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Search Results for ' Sciadopitys verticillata'
PAL Questions: 2 - Garden Tools:
How can I propagate a Japanese umbrella pine?
Peter Thompson's book, Creative Propagation (Timber Press, 2nd ed., 2005), states that Sciadopitys verticillata can be propagated by seed or by cuttings (the latter method in autumn, early winter, or early spring). Seeds will grow into the form inherited from the parent trees; cuttings vary. On page 153 of his book, Thompson says that the cuttings can be taken from almost any part of the plant, but he recommends using cuttings from the leader shoot in order to get a symmetrical tree with an upright leader.
An article entitled Growth Response of Umbrella Pine as Influenced by Temperature, Photoperiod and Chilling (Journal of Environmental Horticulture, December 1985) discusses propagating Sciadopitys from seed.
There is information on propagation which comes from the USDA Forest Service National Seed Lab's profile of Sciadopitys verticillata (no longer available online). Here is an excerpt:
"The seeds should be sown in the fall or stratified for sowing in the spring. Umbrella-pine is not easy to grow and is extremely slow-growing when propagated from seed (Halladin 1991). It has a tendency to form several leaders. Field planting has been done with 3+2 and 4+2 stock (Dallimore and Jackson 1967). Umbrella-pine can also be propagated by layers or by cuttings of half-ripened wood in summer (Bailey 1939). A nursery in Oregon propagates solely by cuttings because of faster results; Halladin (1991) describes the technique in detail."
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Keywords: Sciadopitys verticillata
My neighbor wants to give us a prized Sciadopitys, 5-6' high. In transplanting this cultivar now in Skagit County, what would you recommend? How tall do these get in the Pacific Northwest?
Sciadopitys verticillata is listed in Great Plant Picks, a website of plants recommended for our area. Here is what they have to say about this tree:
The thick, dark green needles of this unusual evergreen conifer are held like the ribs of an umbrella around its stems, giving it a unique appearance. It is very slow-growing and columnar in shape, which makes it suitable for small gardens. Japanese umbrella pine (or parasol pine) creates an eye-catching accent in the landscape. Despite its common name, this is not a true pine (genus Pinus). Like the dawn redwood, Sciadopitys was once widespread, even growing in Europe, where it is seen in the fossil record. Due to climate changes and competition, its native range was reduced to a few towns in central Honshu, in japan. However, it has been grown around monasteries in Japan for centuries. This species is the only one in the genus.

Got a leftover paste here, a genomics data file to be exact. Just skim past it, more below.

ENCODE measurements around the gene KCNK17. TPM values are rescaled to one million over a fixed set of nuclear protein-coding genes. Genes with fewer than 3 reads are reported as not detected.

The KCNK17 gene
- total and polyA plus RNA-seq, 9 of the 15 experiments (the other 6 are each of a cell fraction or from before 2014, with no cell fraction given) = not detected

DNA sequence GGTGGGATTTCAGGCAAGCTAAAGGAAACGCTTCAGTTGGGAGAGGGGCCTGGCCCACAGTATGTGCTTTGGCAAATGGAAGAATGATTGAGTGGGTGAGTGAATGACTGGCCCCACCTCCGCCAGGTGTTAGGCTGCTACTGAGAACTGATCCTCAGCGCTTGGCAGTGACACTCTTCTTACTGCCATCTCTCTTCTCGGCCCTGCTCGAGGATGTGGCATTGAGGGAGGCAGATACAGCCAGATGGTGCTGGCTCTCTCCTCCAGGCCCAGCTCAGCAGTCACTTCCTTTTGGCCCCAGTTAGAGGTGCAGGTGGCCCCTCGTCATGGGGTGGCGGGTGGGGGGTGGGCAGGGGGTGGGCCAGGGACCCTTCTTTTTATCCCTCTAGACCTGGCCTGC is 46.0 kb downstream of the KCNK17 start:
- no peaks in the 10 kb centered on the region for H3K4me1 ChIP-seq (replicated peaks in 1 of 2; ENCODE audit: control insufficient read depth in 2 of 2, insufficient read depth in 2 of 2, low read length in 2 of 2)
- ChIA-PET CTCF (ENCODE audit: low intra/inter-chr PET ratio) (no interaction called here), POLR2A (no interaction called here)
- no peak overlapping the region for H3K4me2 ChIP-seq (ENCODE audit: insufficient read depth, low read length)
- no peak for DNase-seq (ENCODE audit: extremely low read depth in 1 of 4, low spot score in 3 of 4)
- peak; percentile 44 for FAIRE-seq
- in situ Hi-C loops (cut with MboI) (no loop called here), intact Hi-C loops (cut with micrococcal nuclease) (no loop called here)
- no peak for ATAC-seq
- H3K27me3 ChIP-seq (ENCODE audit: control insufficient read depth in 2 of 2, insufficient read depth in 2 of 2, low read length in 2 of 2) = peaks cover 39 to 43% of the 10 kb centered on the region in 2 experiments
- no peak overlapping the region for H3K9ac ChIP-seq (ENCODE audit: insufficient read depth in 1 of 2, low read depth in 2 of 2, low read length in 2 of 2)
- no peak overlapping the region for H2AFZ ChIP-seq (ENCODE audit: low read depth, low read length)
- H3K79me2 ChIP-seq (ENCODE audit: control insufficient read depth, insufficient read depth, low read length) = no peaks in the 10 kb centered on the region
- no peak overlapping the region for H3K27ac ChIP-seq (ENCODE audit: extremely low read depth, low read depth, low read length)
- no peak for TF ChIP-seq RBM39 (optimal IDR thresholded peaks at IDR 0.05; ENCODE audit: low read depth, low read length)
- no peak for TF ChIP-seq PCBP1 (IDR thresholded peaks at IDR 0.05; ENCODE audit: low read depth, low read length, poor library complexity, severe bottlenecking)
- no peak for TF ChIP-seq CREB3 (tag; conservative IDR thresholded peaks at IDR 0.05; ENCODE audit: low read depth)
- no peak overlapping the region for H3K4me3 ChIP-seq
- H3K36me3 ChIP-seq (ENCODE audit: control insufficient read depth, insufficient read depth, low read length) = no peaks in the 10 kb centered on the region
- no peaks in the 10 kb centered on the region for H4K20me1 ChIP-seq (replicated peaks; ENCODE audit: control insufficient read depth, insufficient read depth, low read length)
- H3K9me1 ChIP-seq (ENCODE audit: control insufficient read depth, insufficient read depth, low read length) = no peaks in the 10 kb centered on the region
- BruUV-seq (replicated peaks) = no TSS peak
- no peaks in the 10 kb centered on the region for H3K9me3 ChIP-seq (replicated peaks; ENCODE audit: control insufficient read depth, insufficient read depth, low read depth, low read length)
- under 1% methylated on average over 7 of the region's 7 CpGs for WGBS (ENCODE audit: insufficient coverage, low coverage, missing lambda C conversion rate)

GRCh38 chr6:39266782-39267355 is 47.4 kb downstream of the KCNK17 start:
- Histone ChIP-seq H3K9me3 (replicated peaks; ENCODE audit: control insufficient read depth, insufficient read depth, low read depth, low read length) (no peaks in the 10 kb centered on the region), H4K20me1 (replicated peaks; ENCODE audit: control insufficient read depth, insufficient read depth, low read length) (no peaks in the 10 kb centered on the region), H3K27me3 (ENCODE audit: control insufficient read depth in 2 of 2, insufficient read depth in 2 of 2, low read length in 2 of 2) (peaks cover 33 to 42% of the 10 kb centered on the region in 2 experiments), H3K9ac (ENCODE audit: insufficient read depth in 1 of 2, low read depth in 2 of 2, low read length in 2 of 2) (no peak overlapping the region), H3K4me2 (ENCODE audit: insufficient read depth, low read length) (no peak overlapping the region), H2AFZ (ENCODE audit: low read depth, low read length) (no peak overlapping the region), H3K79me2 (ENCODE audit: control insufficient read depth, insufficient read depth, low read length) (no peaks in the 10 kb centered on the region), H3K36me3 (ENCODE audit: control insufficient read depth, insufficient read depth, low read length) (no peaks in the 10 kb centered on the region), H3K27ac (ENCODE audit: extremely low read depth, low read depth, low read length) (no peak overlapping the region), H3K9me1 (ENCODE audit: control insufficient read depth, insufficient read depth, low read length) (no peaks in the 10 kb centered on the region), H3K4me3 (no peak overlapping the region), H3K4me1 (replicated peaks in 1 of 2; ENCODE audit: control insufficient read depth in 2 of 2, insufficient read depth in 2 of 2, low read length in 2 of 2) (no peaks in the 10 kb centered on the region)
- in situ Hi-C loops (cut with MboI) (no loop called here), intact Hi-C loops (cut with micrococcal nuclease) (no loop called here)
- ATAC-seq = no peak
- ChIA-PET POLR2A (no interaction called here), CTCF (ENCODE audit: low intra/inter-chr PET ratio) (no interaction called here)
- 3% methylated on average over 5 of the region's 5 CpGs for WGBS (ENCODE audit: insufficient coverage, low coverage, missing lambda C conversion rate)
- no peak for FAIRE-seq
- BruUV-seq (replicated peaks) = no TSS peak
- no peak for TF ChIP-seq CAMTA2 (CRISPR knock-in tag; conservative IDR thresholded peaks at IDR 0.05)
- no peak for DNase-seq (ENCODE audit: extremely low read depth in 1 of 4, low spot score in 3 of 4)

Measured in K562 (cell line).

Japanese umbrella pine grows well in full sun or part shade. It prefers acidic soil that is well-drained (sandy is ideal) with some organic matter. In very hot or windy sites, it may sustain damage to its thick needles.
Japanese umbrella pine is an evergreen, coniferous tree. Its habit is columnar to pyramidal, growing 6 to 7 feet high and 3 feet wide in ten years. While it reaches 120 feet in the mountains of Japan, in cultivation it is seldom taller than 30 feet, with a spread of about 10 feet.
USDA zones 6 to 8
As for transplanting, University of Wisconsin's Master Gardener manual says to transplant balled and burlapped or container-grown plants, and plant in rich, moist, acid soil in a sunny, open spot. Wind protection is essential, and you should avoid hot spots with intense afternoon sun. It is slow-growing, and drought tolerant once established.
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December 12 2014 11:33:49